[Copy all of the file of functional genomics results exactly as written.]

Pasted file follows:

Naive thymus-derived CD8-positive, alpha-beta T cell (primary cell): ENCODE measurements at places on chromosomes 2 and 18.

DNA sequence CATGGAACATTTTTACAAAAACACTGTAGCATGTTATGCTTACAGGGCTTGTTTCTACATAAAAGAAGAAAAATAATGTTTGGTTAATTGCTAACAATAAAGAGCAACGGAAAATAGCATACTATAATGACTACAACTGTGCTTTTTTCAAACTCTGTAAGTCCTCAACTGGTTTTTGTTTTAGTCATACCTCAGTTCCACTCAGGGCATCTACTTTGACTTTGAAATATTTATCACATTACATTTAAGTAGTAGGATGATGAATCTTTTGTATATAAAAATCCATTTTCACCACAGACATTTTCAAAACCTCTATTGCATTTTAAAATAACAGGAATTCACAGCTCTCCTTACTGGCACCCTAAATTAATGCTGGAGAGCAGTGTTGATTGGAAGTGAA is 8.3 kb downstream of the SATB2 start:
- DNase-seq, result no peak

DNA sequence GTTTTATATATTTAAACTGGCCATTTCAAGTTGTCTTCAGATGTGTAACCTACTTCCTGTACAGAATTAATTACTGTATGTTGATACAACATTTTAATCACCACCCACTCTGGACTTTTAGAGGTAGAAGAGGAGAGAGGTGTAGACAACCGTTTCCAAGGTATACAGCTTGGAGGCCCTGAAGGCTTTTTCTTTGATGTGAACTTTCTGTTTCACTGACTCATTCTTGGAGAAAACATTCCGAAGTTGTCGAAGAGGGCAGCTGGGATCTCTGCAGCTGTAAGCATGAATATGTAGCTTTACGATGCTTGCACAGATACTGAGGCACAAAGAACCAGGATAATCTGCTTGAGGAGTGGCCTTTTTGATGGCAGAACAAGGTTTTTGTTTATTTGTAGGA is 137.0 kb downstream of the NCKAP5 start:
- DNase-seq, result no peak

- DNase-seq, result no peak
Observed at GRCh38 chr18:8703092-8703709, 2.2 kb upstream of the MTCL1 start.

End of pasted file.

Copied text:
Naive thymus-derived CD8-positive, alpha-beta T cell (primary cell): ENCODE measurements at places on chromosomes 2 and 18.

DNA sequence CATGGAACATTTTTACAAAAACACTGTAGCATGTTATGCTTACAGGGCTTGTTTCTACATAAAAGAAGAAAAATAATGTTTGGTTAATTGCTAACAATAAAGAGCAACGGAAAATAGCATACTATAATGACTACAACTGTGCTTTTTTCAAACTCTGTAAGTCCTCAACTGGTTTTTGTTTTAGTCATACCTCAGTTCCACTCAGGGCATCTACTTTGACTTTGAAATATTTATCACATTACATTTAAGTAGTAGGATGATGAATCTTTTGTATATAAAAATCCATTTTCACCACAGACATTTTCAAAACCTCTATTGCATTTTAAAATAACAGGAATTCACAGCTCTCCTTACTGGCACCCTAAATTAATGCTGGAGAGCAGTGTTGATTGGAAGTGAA is 8.3 kb downstream of the SATB2 start:
- DNase-seq, result no peak

DNA sequence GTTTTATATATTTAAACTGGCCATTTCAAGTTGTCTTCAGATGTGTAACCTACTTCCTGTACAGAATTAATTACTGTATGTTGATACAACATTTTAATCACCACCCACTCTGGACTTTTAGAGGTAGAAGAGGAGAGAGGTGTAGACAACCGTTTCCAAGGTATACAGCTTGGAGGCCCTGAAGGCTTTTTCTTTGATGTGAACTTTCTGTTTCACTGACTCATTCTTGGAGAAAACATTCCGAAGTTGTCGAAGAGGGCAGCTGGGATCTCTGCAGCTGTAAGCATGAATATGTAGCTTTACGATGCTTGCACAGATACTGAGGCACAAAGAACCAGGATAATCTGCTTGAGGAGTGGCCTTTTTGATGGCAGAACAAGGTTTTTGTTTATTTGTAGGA is 137.0 kb downstream of the NCKAP5 start:
- DNase-seq, result no peak

- DNase-seq, result no peak
Observed at GRCh38 chr18:8703092-8703709, 2.2 kb upstream of the MTCL1 start.